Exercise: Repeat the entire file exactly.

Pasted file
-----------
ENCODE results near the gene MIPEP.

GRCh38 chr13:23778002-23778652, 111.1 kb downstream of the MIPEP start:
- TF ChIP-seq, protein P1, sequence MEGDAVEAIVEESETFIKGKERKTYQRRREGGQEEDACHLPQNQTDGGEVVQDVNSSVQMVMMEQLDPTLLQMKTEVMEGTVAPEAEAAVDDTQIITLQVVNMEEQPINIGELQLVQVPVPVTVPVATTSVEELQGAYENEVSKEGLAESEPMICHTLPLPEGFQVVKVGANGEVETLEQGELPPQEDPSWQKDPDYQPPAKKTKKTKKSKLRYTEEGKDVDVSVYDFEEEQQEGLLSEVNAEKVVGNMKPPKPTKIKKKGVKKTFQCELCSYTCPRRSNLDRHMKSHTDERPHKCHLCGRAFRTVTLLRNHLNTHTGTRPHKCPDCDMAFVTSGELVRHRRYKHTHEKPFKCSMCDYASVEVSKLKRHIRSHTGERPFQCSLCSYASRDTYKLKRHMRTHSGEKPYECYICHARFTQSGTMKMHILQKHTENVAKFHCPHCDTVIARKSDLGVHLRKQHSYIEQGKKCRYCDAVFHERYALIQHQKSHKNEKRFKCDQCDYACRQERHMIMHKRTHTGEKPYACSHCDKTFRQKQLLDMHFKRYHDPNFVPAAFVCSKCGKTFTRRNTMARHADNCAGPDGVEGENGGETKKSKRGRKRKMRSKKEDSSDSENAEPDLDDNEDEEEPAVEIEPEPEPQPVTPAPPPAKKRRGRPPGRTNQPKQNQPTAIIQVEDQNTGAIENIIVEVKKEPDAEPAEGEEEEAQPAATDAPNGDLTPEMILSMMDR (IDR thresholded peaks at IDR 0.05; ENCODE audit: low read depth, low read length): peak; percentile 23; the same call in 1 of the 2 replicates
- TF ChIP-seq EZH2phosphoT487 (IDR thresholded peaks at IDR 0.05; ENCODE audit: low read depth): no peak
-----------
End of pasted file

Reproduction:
ENCODE results near the gene MIPEP.

GRCh38 chr13:23778002-23778652, 111.1 kb downstream of the MIPEP start:
- TF ChIP-seq, protein P1, sequence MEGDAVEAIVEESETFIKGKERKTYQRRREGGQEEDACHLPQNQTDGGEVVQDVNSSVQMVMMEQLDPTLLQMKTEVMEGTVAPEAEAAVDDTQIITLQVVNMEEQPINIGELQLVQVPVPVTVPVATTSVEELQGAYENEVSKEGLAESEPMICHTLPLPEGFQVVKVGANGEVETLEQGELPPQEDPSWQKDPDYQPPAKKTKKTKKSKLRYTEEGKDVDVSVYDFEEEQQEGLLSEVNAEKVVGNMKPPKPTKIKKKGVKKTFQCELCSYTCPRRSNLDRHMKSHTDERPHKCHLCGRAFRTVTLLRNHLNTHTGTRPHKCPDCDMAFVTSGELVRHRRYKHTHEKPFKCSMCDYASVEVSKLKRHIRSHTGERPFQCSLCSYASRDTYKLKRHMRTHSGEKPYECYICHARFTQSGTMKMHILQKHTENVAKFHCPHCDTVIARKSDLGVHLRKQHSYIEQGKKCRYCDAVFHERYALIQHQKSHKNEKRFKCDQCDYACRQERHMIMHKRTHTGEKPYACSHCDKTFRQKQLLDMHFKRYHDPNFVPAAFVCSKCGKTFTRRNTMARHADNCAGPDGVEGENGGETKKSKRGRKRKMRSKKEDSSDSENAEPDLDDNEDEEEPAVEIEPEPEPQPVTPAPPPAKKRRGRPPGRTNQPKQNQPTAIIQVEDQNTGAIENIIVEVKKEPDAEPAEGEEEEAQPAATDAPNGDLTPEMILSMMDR (IDR thresholded peaks at IDR 0.05; ENCODE audit: low read depth, low read length): peak; percentile 23; the same call in 1 of the 2 replicates
- TF ChIP-seq EZH2phosphoT487 (IDR thresholded peaks at IDR 0.05; ENCODE audit: low read depth): no peak